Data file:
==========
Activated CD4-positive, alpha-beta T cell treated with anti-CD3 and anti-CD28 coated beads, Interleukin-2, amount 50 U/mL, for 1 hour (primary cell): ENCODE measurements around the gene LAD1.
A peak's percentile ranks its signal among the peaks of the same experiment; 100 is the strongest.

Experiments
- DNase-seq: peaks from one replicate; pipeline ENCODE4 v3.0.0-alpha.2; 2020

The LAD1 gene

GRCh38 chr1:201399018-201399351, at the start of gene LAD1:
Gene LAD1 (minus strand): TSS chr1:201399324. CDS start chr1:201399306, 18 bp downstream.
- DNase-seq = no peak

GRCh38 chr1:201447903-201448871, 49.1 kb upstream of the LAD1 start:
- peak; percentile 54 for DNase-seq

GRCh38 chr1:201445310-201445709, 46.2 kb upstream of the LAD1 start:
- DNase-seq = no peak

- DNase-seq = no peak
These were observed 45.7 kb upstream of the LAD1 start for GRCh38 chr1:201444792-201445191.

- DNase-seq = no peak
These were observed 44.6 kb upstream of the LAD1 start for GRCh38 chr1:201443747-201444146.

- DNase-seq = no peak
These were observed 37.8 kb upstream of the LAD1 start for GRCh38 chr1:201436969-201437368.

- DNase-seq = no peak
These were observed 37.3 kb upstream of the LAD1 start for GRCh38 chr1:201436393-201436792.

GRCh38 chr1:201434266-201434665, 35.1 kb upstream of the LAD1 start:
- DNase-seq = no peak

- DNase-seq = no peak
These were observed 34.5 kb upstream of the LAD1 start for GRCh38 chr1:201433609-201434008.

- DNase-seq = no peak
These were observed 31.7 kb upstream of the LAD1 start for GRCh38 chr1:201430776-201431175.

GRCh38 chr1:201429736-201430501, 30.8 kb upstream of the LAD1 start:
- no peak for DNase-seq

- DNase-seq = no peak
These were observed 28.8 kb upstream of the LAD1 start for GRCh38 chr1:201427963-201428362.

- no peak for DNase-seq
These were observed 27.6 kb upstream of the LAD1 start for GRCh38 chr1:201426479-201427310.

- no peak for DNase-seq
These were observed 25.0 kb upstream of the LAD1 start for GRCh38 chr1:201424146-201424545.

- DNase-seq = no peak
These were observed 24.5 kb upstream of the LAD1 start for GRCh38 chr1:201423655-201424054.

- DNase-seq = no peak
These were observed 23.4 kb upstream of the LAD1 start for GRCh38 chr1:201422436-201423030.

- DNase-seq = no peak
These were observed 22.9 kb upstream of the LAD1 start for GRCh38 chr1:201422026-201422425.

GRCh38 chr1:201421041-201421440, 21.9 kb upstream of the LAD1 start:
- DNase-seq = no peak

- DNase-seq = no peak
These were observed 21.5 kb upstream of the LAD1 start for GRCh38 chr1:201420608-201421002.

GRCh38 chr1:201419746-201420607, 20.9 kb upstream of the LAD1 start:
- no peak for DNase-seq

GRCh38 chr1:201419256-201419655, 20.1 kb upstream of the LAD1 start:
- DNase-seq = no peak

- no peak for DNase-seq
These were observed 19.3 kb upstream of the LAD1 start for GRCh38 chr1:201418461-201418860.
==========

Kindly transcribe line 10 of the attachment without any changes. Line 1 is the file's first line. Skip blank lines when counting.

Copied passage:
- peak; percentile 54 for DNase-seq